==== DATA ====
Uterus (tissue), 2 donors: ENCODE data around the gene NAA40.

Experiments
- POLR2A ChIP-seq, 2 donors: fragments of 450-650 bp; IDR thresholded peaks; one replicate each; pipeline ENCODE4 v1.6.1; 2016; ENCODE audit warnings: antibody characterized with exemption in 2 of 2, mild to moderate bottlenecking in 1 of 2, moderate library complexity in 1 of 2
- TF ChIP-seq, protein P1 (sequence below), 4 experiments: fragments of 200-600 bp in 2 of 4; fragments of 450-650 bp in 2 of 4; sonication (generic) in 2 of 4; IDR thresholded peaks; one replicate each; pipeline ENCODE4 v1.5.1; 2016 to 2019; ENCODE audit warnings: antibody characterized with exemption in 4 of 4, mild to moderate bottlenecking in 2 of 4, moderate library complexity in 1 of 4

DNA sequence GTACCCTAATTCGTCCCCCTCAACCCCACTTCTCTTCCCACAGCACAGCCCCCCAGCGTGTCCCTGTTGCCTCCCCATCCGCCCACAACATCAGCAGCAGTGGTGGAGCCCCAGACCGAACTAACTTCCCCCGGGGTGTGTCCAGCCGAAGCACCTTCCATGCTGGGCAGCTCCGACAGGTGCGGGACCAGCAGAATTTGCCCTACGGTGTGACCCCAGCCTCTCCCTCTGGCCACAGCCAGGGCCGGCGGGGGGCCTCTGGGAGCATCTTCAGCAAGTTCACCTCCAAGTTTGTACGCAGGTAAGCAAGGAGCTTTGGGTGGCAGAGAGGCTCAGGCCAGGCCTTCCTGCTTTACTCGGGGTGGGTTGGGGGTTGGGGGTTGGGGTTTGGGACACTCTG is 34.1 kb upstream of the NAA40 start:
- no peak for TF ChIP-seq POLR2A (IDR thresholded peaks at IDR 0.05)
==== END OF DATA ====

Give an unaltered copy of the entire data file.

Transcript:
Uterus (tissue), 2 donors: ENCODE data around the gene NAA40.

Experiments
- POLR2A ChIP-seq, 2 donors: fragments of 450-650 bp; IDR thresholded peaks; one replicate each; pipeline ENCODE4 v1.6.1; 2016; ENCODE audit warnings: antibody characterized with exemption in 2 of 2, mild to moderate bottlenecking in 1 of 2, moderate library complexity in 1 of 2
- TF ChIP-seq, protein P1 (sequence below), 4 experiments: fragments of 200-600 bp in 2 of 4; fragments of 450-650 bp in 2 of 4; sonication (generic) in 2 of 4; IDR thresholded peaks; one replicate each; pipeline ENCODE4 v1.5.1; 2016 to 2019; ENCODE audit warnings: antibody characterized with exemption in 4 of 4, mild to moderate bottlenecking in 2 of 4, moderate library complexity in 1 of 4

DNA sequence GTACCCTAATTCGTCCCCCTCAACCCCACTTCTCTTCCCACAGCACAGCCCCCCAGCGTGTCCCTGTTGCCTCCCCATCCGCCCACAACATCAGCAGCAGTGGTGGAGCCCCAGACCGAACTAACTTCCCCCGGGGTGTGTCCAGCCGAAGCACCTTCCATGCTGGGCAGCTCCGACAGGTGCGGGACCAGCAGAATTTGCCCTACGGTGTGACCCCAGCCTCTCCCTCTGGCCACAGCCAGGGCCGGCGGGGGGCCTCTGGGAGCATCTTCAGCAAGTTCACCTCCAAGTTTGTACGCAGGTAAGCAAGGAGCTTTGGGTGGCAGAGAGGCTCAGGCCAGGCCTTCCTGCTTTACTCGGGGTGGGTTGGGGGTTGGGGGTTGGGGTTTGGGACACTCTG is 34.1 kb upstream of the NAA40 start:
- no peak for TF ChIP-seq POLR2A (IDR thresholded peaks at IDR 0.05)